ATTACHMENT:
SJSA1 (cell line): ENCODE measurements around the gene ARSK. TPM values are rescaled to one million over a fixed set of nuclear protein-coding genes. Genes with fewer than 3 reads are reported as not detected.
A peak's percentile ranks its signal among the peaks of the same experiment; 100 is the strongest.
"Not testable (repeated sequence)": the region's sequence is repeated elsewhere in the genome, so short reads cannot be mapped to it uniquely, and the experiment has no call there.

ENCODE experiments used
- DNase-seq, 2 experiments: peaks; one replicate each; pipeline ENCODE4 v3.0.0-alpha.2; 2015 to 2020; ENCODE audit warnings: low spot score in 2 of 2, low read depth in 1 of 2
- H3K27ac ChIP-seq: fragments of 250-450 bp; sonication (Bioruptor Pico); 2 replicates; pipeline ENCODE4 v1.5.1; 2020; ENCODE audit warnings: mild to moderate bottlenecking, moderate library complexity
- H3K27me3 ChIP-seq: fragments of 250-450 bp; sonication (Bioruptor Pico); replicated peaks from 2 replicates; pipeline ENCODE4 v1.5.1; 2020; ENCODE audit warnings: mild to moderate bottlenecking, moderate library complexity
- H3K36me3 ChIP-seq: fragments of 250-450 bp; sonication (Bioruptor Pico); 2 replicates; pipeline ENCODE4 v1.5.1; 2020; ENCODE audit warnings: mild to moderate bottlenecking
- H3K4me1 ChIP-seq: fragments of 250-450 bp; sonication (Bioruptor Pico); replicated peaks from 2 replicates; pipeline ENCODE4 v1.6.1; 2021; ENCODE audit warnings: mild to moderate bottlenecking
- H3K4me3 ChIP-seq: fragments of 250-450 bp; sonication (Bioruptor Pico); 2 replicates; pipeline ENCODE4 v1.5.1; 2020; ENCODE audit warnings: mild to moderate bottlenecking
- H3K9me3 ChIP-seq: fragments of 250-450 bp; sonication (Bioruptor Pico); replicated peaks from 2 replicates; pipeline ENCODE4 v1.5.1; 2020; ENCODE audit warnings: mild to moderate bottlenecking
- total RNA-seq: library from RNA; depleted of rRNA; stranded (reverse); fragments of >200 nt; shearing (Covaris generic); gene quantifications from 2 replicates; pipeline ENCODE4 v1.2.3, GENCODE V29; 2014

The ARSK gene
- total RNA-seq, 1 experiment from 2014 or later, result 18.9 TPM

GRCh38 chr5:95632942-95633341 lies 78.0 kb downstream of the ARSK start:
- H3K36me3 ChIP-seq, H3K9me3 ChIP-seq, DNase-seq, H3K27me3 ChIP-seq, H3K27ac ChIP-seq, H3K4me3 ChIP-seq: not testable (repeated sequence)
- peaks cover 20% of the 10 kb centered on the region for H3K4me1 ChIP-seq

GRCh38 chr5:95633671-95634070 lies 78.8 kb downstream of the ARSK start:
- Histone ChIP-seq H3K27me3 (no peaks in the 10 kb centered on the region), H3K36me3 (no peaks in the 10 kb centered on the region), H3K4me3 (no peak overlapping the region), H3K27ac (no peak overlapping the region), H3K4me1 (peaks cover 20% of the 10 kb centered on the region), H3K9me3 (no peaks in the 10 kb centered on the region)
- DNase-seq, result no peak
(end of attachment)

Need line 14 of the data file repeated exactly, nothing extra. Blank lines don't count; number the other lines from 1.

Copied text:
- total RNA-seq, 1 experiment from 2014 or later, result 18.9 TPM